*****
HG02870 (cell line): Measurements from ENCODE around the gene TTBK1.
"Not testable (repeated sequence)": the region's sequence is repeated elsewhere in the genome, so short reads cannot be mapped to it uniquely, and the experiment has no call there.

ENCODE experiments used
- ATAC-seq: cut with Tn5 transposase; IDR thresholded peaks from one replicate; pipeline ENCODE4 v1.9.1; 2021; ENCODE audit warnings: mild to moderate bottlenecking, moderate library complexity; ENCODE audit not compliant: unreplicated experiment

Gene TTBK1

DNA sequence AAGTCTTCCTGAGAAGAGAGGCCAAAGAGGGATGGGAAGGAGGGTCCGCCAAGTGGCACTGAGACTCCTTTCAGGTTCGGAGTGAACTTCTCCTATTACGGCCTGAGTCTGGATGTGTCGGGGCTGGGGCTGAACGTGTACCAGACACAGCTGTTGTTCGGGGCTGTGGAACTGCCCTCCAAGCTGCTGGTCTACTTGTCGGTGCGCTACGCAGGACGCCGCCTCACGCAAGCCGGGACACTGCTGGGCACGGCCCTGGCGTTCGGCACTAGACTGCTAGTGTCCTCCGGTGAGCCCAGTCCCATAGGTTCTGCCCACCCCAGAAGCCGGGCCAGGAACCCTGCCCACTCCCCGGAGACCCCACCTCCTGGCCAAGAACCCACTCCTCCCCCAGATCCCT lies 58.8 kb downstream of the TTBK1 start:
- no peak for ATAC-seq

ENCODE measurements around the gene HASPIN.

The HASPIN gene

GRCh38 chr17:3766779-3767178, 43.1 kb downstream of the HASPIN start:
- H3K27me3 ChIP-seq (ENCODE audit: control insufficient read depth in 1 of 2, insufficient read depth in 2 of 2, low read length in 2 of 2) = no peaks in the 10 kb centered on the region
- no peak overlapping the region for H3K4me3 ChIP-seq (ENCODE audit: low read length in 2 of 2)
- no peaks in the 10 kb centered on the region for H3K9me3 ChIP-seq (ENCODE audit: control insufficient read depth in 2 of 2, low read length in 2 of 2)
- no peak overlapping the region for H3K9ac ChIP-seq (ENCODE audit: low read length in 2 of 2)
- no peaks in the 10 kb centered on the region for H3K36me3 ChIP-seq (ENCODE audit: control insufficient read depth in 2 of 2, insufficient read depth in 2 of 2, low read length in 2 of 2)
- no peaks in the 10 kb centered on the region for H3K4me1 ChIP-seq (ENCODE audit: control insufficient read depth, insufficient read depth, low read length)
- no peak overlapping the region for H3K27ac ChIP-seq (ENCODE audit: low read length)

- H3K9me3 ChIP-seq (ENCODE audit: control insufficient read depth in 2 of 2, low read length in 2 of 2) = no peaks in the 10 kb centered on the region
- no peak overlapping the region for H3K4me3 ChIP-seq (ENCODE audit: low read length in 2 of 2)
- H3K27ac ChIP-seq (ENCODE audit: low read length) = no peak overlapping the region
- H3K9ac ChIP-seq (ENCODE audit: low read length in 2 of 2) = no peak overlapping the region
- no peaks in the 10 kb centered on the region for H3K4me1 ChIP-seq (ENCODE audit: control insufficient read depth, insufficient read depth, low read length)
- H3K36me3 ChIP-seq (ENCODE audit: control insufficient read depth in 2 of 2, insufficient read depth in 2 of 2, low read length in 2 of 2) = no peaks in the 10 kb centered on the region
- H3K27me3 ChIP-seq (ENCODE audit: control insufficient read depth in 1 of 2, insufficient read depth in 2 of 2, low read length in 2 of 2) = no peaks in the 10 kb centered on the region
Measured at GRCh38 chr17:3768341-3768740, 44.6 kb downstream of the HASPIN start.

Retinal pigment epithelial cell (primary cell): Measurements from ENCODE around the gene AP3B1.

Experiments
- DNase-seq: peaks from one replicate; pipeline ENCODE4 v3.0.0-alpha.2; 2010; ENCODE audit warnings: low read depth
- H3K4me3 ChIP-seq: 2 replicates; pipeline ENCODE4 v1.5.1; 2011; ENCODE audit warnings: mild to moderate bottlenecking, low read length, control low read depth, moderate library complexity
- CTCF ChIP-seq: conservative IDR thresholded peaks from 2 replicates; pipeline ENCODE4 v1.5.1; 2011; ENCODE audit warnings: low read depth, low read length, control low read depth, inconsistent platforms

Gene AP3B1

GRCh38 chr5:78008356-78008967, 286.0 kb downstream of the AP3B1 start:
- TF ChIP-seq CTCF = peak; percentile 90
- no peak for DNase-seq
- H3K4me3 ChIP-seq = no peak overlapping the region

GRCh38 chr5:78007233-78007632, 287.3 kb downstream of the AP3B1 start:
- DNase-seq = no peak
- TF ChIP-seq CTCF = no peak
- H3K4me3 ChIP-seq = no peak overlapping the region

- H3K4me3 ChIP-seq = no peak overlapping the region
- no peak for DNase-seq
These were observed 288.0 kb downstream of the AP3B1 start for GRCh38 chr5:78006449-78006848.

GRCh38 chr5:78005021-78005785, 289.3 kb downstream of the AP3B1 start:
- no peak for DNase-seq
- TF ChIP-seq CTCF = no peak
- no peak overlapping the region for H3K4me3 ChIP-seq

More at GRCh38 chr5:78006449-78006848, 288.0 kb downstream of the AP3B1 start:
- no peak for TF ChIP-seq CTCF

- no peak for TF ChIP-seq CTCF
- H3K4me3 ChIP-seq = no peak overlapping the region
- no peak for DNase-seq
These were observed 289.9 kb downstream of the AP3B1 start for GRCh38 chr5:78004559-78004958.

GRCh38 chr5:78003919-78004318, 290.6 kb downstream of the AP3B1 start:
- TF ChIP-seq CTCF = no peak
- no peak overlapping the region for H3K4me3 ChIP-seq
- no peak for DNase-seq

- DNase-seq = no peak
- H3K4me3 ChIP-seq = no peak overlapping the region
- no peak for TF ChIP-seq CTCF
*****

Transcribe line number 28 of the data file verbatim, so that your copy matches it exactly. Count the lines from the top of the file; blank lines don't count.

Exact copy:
- DNase-seq: peaks from one replicate; pipeline ENCODE4 v3.0.0-alpha.2; 2010; ENCODE audit warnings: low read depth